News came last week that The Lone Ranger, Disney’s tentpole remake starring Johnny Depp and directed by Gore Verbinski, was canceled due to budget issues. Now, word has it that the budget was so high because of the CGI effects needed to bring the werewolf elements of the story to life. That’s right, The Lone Ranger wasn’t going to be just another western but a sort of Indian-spirituality-werewolf thing.
According to Hollywood Elsewhere, The Lone Ranger was going to be a “Lone Ranger Meets the Wolfman” thing. Shown by an earlier draft of the script by Ted Elliott and Terry Rossio, the story surrounded a Native American werewolf terrorizing victims and leaving a bloody trail behind.
When Disney announced it was halting production on the big-budget western remake that re-united Verbinski, Depp and Pirates of the Caribbean producer Jerry Bruckheimer, it took everyone by surprise. Not only is that a power-house franchise-making team, but Disney was giving it a $200 million budget. The problem was, filmmakers couldn’t get the projected cost of the film lower than $232 million.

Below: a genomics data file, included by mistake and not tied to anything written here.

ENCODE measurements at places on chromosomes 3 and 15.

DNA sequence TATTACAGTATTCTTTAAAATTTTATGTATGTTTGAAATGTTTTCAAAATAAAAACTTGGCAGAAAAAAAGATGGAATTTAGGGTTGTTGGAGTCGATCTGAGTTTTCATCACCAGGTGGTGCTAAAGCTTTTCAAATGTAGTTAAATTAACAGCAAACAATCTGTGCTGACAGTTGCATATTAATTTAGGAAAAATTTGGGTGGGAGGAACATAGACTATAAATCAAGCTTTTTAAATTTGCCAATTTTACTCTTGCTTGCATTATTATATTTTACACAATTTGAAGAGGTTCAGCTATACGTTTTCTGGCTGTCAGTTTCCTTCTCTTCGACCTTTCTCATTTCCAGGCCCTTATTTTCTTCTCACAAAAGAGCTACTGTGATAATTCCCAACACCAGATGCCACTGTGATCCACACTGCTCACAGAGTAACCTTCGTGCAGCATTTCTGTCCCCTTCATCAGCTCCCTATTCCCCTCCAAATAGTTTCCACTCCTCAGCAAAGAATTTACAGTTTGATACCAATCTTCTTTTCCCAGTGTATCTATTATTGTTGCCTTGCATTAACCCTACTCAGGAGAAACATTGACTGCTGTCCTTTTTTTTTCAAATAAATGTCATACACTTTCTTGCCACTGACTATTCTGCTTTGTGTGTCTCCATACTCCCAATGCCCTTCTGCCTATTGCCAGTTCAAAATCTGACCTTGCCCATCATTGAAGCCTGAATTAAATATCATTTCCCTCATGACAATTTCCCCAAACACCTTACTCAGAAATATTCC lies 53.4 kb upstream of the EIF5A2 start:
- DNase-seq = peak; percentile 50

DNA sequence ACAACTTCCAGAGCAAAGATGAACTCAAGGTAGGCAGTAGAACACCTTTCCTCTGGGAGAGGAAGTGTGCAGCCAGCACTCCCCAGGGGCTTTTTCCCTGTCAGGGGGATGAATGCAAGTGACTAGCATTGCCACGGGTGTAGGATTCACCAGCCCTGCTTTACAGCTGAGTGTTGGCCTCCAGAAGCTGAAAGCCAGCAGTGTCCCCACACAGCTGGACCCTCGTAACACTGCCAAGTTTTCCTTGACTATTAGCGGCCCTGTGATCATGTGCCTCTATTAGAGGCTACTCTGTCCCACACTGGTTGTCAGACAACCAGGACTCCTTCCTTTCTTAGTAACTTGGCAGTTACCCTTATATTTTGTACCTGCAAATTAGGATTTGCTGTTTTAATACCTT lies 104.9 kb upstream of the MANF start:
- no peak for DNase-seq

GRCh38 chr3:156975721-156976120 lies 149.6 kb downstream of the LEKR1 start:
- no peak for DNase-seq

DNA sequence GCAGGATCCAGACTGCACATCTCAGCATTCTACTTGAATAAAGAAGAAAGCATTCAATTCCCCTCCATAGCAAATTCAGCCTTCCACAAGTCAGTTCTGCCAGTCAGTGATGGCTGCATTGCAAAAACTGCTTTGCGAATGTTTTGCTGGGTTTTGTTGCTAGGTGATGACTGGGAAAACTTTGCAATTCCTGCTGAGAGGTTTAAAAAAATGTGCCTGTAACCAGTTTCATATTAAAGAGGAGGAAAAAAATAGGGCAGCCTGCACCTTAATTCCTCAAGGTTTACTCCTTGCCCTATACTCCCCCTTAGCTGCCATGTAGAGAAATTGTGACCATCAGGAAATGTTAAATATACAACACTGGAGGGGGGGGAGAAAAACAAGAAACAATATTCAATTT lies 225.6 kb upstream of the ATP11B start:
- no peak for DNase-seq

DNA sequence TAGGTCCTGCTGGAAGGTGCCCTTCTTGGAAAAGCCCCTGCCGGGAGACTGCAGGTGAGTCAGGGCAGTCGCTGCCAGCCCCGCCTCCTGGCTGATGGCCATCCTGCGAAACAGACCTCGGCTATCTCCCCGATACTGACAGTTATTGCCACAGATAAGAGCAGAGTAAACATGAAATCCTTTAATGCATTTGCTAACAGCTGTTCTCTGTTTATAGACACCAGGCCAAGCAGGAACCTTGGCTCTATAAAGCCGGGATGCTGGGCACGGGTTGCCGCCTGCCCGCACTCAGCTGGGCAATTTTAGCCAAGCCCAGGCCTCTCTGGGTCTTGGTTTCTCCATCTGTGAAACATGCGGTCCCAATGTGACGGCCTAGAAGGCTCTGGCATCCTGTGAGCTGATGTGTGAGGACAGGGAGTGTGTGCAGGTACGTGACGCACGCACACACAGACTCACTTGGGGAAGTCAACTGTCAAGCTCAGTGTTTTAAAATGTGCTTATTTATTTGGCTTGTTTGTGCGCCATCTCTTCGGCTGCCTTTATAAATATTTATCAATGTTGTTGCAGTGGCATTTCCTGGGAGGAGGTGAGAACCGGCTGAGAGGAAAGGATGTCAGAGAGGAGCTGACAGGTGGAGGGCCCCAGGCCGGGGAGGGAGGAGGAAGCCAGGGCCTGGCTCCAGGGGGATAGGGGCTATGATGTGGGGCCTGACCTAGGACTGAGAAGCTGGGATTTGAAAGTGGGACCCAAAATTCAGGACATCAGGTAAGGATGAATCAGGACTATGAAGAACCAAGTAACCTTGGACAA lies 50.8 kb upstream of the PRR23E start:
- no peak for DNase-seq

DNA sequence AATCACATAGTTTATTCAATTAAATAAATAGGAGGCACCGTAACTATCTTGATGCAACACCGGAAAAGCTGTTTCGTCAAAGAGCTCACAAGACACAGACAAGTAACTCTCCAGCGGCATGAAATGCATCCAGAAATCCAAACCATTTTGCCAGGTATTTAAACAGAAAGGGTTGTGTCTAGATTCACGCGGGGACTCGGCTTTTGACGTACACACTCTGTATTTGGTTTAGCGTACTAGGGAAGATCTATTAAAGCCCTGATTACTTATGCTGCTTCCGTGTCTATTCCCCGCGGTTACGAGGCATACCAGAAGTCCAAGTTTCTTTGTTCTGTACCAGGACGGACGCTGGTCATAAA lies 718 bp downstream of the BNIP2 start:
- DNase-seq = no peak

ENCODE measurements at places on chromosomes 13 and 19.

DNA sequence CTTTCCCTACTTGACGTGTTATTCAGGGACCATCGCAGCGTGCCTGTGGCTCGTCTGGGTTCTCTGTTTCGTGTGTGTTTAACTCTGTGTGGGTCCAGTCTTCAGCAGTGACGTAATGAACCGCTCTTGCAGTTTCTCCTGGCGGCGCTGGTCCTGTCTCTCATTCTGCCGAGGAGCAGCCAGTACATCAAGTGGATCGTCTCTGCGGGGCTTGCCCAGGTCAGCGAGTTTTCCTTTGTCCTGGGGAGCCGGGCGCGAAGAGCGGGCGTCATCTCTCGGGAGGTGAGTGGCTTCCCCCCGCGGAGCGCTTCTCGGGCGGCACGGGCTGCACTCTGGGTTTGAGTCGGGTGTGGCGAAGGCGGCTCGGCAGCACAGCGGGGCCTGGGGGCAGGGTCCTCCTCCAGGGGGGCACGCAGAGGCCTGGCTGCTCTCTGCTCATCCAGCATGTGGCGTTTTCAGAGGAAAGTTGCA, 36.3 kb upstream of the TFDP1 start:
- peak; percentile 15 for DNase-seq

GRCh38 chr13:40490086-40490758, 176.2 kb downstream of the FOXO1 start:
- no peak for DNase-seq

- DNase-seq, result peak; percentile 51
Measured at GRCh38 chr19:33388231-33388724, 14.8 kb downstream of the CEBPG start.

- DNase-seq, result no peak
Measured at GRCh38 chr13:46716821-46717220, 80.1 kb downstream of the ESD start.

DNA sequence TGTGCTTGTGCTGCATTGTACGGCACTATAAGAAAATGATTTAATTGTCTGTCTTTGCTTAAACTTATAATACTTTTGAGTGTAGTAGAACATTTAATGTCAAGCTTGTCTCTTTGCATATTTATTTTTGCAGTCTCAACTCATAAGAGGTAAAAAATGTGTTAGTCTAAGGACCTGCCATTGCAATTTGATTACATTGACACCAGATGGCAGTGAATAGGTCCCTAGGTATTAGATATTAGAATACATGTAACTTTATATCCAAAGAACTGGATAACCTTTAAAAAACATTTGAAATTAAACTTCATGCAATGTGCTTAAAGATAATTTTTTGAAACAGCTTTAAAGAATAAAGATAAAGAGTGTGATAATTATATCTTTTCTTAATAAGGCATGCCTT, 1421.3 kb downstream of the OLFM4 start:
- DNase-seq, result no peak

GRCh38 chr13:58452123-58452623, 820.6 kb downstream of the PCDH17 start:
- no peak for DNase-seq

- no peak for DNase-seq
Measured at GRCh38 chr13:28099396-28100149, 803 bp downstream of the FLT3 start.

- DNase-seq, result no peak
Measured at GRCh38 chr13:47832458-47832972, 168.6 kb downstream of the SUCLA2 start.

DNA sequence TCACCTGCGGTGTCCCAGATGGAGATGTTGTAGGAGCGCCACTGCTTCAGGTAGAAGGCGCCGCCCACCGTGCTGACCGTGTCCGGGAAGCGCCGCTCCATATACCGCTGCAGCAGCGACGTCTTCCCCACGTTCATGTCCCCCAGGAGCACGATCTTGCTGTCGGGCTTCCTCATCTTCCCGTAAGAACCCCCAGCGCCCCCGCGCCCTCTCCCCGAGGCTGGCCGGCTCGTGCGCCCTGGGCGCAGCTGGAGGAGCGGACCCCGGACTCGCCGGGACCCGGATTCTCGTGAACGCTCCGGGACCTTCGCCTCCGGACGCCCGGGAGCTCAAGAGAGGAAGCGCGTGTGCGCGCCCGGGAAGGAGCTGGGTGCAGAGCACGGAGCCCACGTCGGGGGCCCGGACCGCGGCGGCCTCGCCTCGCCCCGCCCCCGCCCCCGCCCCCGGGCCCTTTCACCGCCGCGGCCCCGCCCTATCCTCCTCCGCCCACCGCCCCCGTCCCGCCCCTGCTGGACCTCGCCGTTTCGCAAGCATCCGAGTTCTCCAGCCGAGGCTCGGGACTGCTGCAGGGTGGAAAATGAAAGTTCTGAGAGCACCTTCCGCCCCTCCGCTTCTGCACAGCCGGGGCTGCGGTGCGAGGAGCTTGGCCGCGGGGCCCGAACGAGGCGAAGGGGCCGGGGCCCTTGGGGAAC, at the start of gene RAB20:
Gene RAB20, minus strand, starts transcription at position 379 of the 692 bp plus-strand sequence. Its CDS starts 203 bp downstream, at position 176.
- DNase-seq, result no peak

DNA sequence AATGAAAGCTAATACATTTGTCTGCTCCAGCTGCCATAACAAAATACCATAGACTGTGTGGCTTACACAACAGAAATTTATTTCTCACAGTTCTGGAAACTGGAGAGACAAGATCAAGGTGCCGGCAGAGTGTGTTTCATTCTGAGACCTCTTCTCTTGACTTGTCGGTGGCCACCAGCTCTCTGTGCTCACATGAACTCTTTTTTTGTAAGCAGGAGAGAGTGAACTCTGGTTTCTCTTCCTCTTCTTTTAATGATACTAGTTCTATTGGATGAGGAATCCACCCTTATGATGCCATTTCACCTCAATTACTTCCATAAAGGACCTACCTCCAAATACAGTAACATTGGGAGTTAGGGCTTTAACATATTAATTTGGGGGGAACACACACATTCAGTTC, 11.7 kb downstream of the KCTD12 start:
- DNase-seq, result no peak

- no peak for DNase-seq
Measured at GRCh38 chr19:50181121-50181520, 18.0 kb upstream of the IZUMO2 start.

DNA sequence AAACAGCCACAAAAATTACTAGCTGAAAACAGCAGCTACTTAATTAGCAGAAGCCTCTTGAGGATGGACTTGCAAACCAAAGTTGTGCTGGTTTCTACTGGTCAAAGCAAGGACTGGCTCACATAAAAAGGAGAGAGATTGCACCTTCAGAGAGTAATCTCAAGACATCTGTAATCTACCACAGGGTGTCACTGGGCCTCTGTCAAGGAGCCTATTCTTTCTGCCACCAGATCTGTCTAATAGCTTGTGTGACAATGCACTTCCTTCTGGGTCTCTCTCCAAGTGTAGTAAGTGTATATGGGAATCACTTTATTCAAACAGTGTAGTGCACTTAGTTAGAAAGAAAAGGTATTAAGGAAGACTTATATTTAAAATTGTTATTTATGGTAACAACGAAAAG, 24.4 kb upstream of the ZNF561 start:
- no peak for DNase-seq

That seems unusually high for a western, unless there was something going on story-wise that was being kept secret. If the rumors are true, and The Lone Ranger was going to be a CGI-heavy werewolf movie, it goes a long way to explain why the budget estimate was so astronomical.
Hollywood Elsewhere’s source said the intention with The Lone Ranger was always to make a big Bruckheimer CG movie, with story elements including Native American occult and werewolves.
It was always going to be a big Bruckheimer CG movie with traditional Bruckheimer elements with an eye toward being a tentpole, totally Pirates-style. It was never going to be a semi-traditional western…it was never going to be Zorro.
It was going to be a Tonto (Depp) show mainly. Tonto as the top dog and more dominant than the Lone Ranger. Tonto and the Indian spirits like Obi Wan Kenobi and the force. The driving engine was going to be Native American occult aspects worked in with werewolves and special effects. But flavored with doses of Native American spirituality in a serious way.
After the mediocre reception to western/sci-fi Cowboys and Aliens, it’s understandable that Disney didn’t want to gamble on a tent pole western/supernatural beasty film in a market that isn’t overly friendly to genre film.
I had no interest in The Lone Ranger until I heard it was going to be a werewolf/Native American mythology thing. Some people are saying this is not a dead issue quite yet, so I can only hope Disney will resurrect this project with supernatural elements in tow.